After the joy of learning about a pregnancy, cold reality can set in: Having a baby is expensive. According to the American Pregnancy Association, prenatal care and delivery costs can range from $5,000 to more than $20,000. Obviously, good health insurance can play an important part in managing these costs. To prepare yourself and your family, make sure you know what your insurance will pay and where to turn if you need additional coverage.
Health insurance generally pays 60 to 100 percent of prenatal and delivery costs, including exams, tests, laboratory work, labor and delivery. In addition, many insurance plans have programs and classes to help mothers- (and fathers-) to-be prepare for birth. Studies from the Institutes of Medicine show that women with health insurance get more prenatal care and in general have healthier babies.
Many people assume that their health insurance will cover most or all of the cost of pregnancy. In fact, many health plans provide limited coverage for prenatal care or delivery. Check your health plan’s certificate of coverage to see if it will meet your needs. If you want to change health plans, you may find that some insurers list pregnancy as a pre-existing condition. That can mean waiting for up to six months before coverage begins. The law bars group health plans offered by employers from considering pregnancy a pre-existing condition. Enrollment in these plans, however, is limited to open enrollment once or twice a year, or when changing jobs.
Remember, maternity coverage ends at childbirth. Be sure to add your newborn to your existing health coverage as soon as possible. There is a grace period for adding your child if he or she needs hospital care right after birth. If you don’t have insurance, ask about enrolling your child with your state’s SCHIP (State Children’s Health Insurance Program).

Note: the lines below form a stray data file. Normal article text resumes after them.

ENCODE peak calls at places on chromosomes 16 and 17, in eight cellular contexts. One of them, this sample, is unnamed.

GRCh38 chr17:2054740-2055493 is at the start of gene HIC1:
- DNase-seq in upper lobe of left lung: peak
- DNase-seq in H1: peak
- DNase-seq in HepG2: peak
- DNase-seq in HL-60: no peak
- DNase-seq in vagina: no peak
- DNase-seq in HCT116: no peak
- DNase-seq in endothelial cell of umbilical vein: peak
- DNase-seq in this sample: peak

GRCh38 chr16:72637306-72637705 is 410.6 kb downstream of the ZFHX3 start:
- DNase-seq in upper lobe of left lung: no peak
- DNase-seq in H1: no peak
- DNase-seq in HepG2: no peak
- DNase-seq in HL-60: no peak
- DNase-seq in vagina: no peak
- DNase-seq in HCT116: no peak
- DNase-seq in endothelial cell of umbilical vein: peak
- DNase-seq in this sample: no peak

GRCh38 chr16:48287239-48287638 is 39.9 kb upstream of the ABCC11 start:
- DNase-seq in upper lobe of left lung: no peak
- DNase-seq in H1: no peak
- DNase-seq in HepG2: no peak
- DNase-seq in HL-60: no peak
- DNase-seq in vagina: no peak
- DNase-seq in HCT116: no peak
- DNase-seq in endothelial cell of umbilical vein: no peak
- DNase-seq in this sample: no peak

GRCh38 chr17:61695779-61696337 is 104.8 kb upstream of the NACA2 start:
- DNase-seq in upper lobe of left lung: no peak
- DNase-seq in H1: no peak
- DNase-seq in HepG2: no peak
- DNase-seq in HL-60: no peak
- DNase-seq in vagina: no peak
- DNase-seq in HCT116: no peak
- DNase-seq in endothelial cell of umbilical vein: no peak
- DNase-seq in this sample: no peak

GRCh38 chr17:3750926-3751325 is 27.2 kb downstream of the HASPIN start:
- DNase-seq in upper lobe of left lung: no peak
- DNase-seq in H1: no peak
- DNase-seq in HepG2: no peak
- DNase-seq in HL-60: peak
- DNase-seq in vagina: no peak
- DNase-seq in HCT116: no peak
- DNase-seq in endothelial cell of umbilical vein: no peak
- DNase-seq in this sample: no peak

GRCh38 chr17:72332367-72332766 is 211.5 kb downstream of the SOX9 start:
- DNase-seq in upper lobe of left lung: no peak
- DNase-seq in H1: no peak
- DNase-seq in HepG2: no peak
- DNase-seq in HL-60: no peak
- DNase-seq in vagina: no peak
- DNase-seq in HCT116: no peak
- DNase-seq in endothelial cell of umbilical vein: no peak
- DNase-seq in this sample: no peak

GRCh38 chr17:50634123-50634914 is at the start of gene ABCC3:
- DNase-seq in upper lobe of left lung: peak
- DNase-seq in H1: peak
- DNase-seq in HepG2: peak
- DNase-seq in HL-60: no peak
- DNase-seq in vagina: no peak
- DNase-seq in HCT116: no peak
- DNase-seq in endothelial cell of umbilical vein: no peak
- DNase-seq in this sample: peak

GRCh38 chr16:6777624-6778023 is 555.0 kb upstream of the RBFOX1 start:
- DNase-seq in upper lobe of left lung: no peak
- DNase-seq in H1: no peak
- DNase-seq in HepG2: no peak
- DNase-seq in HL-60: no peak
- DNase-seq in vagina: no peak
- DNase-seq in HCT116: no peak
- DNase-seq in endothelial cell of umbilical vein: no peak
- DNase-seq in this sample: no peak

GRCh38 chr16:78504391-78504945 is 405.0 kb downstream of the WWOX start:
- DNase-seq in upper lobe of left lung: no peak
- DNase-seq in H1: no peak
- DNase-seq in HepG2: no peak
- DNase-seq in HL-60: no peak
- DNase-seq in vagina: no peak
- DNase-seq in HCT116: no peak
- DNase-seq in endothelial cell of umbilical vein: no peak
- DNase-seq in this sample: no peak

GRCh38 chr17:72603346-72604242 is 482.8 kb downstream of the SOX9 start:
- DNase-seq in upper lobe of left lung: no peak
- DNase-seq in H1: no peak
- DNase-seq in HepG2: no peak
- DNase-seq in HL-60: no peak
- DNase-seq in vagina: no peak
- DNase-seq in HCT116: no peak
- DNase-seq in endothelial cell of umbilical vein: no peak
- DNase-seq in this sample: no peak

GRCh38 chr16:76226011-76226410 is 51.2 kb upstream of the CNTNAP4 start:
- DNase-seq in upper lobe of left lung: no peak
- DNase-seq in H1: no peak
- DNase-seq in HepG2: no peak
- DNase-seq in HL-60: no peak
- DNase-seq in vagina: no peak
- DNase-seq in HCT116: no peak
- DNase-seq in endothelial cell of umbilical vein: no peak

Women with high co-pays or deductibles may want to explore supplemental maternity insurance. These plans pay for some or all of the costs not covered by regular insurance. Most plans have a waiting period, so the coverage may not be available to women who are already pregnant. Discount maternity programs also pay a percentage of the costs of health exams, tests and hospital stay. Most of these programs require using a preferred provider network to obtain the discount. Not all services will be covered. Most discount plans allow pregnant women to join without a waiting period.
Talk to the benefits manager at your place of employment to learn about the insurance and supplemental coverage available. You can also contact an independent insurance agent to discuss your options. Before signing up for a supplemental or discount maternity plan, make sure the services you need are covered. Try to estimate how much reimbursement you will receive. Make sure you will not pay more in premiums than you receive in benefits.